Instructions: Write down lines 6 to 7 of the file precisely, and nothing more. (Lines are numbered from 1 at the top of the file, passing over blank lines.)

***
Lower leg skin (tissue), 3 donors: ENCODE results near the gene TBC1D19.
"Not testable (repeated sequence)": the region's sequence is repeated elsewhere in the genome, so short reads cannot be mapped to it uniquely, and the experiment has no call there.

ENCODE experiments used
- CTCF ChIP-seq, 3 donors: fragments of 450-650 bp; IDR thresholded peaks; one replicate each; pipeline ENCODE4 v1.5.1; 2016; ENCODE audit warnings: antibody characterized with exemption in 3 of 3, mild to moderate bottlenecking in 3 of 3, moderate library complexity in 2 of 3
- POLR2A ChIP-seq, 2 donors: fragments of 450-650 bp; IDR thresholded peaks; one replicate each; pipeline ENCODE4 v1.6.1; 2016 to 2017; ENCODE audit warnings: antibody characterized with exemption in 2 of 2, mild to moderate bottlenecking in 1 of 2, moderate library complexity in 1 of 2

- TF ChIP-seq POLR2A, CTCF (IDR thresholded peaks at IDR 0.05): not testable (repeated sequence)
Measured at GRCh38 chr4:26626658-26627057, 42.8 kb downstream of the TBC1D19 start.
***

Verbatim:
- TF ChIP-seq POLR2A, CTCF (IDR thresholded peaks at IDR 0.05): not testable (repeated sequence)
Measured at GRCh38 chr4:26626658-26627057, 42.8 kb downstream of the TBC1D19 start.